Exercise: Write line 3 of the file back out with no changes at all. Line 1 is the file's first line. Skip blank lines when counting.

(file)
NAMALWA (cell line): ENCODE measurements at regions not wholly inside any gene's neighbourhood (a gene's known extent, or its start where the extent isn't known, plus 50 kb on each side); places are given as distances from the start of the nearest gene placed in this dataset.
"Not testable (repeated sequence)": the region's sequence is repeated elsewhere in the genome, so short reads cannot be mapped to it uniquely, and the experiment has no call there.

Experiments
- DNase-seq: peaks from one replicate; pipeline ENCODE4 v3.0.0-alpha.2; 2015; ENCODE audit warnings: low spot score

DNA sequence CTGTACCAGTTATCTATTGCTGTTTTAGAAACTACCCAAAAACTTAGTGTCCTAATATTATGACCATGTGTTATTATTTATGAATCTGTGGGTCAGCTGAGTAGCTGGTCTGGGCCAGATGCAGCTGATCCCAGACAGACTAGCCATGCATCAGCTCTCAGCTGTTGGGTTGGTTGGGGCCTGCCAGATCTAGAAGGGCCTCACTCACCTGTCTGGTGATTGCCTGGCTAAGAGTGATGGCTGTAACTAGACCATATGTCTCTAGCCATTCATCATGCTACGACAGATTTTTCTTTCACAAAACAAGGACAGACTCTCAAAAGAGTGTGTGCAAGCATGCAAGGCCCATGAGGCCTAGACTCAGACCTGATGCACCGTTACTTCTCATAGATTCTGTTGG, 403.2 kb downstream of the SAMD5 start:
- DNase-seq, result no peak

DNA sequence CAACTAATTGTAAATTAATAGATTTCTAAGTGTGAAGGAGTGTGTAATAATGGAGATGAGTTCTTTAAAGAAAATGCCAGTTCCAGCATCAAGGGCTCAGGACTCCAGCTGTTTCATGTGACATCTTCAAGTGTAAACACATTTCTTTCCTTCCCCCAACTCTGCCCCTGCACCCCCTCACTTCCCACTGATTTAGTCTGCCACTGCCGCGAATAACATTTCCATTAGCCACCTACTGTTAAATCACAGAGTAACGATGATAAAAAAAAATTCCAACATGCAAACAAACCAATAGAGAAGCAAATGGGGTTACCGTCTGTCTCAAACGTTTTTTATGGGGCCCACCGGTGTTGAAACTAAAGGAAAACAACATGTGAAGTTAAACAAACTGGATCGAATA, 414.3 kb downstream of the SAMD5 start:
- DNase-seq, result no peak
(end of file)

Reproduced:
Experiments